Taiwan's Foxconn confirms US investment talks after Trump boast

Agence France-Presse

Posted at Dec 07 2016 04:35 PM

Terry Gou, founder and chairman of Taiwan's Foxconn Technology, shown on a screen during the third annual World Internet Conference in Wuzhen town of Jiaxing, Zhejiang province, China November 17, 2016. Aly Song, Reuters

TAIPEI - Taiwan's tech giant Foxconn confirmed Wednesday it is in "preliminary discussions" over a new US investment after President-elect Donald Trump announced a $50 billion deal with Japan's SoftBank that would also involve the firm.

Trump made the announcement about the SoftBank deal -- which he said would bring 50,000 jobs -- in the lobby of Trump Tower in New York, alongside SoftBank's flamboyant chief executive Masayoshi Son.

Son brandished a document featuring the names of his firm and Foxconn which read: "Commit to invest $50bn + $7bn in US, generate 50k + 50k new jobs in US in next four years."

Foxconn confirmed in a statement it is "in preliminary discussions regarding a potential investment" that would expand its current US operations, although the scope has not been determined.

"We will announce the details of any plans following the completion of direct discussions between our leadership and the relevant US officials. Those plans would be made based on mutually-agreed terms," the statement said.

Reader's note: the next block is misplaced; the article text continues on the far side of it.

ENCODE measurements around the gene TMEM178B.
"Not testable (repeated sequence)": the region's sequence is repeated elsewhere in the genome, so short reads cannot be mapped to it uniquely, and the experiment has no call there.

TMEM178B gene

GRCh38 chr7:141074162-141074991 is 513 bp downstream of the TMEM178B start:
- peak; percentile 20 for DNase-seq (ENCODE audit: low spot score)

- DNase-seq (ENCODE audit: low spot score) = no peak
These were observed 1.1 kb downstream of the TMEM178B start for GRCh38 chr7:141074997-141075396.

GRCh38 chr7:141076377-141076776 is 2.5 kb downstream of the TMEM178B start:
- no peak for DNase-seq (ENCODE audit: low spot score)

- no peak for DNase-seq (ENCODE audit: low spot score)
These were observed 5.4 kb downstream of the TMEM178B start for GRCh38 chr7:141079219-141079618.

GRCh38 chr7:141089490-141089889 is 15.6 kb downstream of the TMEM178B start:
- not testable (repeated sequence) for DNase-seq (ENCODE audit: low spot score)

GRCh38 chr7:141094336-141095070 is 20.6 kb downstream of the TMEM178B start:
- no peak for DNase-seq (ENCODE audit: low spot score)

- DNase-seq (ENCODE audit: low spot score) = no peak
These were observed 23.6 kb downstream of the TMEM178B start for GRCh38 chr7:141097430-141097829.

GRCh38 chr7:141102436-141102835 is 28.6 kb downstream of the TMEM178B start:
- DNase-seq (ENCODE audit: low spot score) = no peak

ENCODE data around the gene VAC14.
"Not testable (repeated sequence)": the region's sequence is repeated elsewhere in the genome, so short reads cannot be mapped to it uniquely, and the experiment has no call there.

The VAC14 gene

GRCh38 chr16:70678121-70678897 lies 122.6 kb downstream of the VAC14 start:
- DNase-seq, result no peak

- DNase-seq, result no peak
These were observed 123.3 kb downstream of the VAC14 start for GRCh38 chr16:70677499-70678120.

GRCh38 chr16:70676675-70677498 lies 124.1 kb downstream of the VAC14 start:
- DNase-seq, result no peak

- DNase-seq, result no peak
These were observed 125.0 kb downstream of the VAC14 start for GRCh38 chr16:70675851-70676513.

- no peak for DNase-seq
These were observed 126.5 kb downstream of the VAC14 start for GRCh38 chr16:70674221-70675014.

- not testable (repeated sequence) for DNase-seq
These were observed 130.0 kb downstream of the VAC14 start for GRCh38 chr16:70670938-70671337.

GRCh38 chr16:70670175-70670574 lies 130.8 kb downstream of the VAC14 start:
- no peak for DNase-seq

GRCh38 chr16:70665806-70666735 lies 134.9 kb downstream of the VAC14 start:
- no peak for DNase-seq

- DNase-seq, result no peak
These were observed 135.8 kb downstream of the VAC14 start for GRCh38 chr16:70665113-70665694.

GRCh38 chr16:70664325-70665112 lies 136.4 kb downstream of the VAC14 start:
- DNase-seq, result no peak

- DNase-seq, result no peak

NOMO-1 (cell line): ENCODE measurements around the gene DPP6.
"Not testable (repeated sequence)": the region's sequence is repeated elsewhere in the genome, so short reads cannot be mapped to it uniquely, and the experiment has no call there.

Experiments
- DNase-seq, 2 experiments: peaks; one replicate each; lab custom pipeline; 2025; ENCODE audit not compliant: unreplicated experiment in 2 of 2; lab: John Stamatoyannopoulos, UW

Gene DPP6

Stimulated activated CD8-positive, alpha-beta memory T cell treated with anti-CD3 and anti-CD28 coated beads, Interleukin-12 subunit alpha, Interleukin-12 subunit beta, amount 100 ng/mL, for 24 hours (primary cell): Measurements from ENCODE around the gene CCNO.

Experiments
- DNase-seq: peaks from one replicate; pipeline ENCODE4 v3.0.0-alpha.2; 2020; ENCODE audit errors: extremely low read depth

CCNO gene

Shares in the company ended 0.97 percent higher in Taipei Wednesday at Tw$83.1 ($0.3).

Foxconn is the world's largest contract electronics maker and assembles products for international brands such as Apple and Sony. It employs about one million workers at its factories across China.

It also has a plant in Virginia which employes over 400 people, as well as other operations in more than 10 countries including Vietnam, Brazil and Mexico.

Shares in Tokyo-listed SoftBank ended up 6.19 percent after Trump's announcement, which he made while wrapping an arm around Son.

"This is Masa of SoftBank from Japan and he's just agreed to invest $50 billion in the United States and 50,000 jobs," Trump told reporters.

The telecoms and internet giant already has investments in the United States: in 2013 it paid $22 billion for 80 percent of Sprint.

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